Tag Archives: investments

Physical Fitness for your Fiscal Fitness

*Ok, so a friend of mine is a health and fitness expert, and the blog post last week gave him an idea.  His name is Bert Wray and we decided to write this joint blog article. I hope it has some good info for you. Read the rest of his blog at icoachu4life.com*

We all have our own barometer for success. Those that achieve it carefully map out their goals and constantly work in pursuit of that next benchmark. There is nothing wrong with maintaining a laundry list of goals, but they all have to intertwine and relate to one another in some way. They should be prioritized based on the need or desire to achieve that specific goal over another.

For just about all of us, the top dog is cash money! Money is the ultimate enabler. They say it can’t buy happiness, but it certainly tough going without it. If you’re idea of achieving financial success involves a scratch-off ticket: WAKE-UP!! Financially successful is not the same as filthy rich. Maintaining a comfortable lifestyle within your means should be your part of your goal. Professionally, you have to make the most of every opportunity to ensure that you are in position to advance in your career and receive the benefits of those advancements. Understand how investing in yourself, as well as your finances, will propel you to the success you dream of. How does physical fitness relate to your financial success?

The Benefits Package: When interviewing for a new company or position, everyone is eager to know all the benefits available. Yet, when coming to the gym, you focus on one aspect of physical fitness benefits; weight management. How can you be so detail-oriented with one and narrow-minded with another?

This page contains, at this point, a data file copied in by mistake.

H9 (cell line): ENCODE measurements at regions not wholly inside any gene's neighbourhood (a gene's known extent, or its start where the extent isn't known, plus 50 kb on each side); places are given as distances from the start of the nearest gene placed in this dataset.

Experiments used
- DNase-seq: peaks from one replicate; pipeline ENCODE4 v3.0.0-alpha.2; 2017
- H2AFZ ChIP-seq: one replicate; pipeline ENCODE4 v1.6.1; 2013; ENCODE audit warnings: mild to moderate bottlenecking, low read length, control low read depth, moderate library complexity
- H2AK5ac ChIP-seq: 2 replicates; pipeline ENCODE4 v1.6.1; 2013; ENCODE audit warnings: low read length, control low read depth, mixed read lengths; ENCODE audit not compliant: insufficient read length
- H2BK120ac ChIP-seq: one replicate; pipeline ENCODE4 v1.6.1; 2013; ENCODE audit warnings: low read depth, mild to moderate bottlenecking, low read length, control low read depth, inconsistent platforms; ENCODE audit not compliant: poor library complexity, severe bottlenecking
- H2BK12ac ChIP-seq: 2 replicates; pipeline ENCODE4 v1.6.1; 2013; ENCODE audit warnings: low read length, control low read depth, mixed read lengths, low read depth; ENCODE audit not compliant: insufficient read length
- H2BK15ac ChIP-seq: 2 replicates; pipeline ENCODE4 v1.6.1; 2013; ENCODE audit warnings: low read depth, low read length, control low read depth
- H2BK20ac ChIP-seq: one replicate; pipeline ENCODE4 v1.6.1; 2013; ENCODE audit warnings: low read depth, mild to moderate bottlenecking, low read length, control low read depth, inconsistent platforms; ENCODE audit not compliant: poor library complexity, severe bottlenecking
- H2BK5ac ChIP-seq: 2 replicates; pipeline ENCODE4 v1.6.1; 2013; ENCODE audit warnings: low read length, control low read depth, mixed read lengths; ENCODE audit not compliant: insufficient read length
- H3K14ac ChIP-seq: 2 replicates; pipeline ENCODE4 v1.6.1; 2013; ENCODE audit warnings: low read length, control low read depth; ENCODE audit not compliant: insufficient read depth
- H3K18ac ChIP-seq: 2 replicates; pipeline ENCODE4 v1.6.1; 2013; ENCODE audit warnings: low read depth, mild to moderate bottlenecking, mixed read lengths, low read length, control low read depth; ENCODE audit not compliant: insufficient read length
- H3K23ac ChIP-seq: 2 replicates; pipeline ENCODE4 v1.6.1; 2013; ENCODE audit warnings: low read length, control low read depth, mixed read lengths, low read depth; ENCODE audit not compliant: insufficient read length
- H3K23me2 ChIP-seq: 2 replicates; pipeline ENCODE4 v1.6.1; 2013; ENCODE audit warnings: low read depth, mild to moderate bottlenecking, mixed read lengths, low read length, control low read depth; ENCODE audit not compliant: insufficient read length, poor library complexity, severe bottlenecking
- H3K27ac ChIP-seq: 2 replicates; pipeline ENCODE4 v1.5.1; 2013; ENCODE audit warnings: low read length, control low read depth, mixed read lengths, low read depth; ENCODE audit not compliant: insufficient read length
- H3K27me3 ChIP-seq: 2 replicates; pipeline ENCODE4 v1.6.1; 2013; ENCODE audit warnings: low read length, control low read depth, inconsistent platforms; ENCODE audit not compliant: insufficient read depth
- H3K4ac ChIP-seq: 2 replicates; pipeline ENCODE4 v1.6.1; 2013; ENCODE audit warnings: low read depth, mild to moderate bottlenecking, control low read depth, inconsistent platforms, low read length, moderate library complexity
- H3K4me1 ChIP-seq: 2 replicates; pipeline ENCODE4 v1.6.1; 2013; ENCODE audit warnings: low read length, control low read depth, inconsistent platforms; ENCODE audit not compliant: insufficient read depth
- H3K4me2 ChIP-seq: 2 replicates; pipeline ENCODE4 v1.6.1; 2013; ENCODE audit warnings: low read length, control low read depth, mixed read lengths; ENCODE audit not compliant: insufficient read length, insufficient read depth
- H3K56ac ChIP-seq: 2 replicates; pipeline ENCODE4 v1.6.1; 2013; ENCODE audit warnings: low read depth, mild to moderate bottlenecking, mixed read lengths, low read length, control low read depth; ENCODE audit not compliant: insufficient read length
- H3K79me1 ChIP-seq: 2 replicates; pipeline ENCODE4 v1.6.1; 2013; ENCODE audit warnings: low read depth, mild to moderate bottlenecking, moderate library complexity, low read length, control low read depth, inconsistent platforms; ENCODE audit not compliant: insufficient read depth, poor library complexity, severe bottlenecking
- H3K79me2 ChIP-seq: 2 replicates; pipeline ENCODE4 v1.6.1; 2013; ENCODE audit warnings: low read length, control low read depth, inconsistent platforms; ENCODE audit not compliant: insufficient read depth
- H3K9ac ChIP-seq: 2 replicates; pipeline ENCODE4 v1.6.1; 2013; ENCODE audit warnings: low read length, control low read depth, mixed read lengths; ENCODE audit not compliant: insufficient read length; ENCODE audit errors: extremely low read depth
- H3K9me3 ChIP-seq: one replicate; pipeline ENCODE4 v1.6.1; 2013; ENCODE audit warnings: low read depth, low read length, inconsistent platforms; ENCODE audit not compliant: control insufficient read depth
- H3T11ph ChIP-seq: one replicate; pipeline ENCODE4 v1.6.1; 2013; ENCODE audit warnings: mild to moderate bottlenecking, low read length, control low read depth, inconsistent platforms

We all know that regular exercise, coupled with reasonable nutrition, will help to manage our weight, increase strength and stamina, and tone muscle. Those are important, but the psychological effects of an effective exercise program are the true link to helping you achieve inside and outside of the gym. Generically, exercise boosts your energy levels. In reality, the effects of exercise on the brain is still being researched to completely pin down the true effects.

Why is exercise good for the brain? There are several possibilities:

* increasing the blood and oxygen flow to the brain
* increasing growth factors that help create new nerve cells and
* increasing chemicals in the brain that improve cognitive skills, such as dopamine, glutamate, norepinephrine, and serotonin

In other words, exercise can sharpen your skills, increase your alertness, and even act somewhat as an anti-depressant. All of which are essential in today’s professional arena.

Additionally, health clubs are an excellent networking opportunity. You never know who you may meet that could lead to your next big closing or even your next position. You must stay alert and focused to recognize opportunities. Once you recognize opportunity, you have to be willing to seize it.

Now that your exercise and nutrition plans are on track, what can you do to further advance your financial success? Just as you would look to a health and wellness expert for fitness advice, get your financial advice from a financial expert.

Michael Kothakota, CEO of Wolfbridge Financial, works daily to improve the livelihood of his clients. The following are fundamentals necessary to establish sound practices that will drive you to successfully achieving your personal financial goals:

The first step to achieving your financial goals is to actually have a plan. Now, when we talk about plans, we aren’t saying that they shouldn’t change or be set in stone. Financial plans are guidelines that you follow on your way to reaching your financial goals. As Bert said, you can’t be single-minded and focus on one thing. Most fitness goals require a comprehensive plan, and like fitness goals, financial goals can be complicated as well.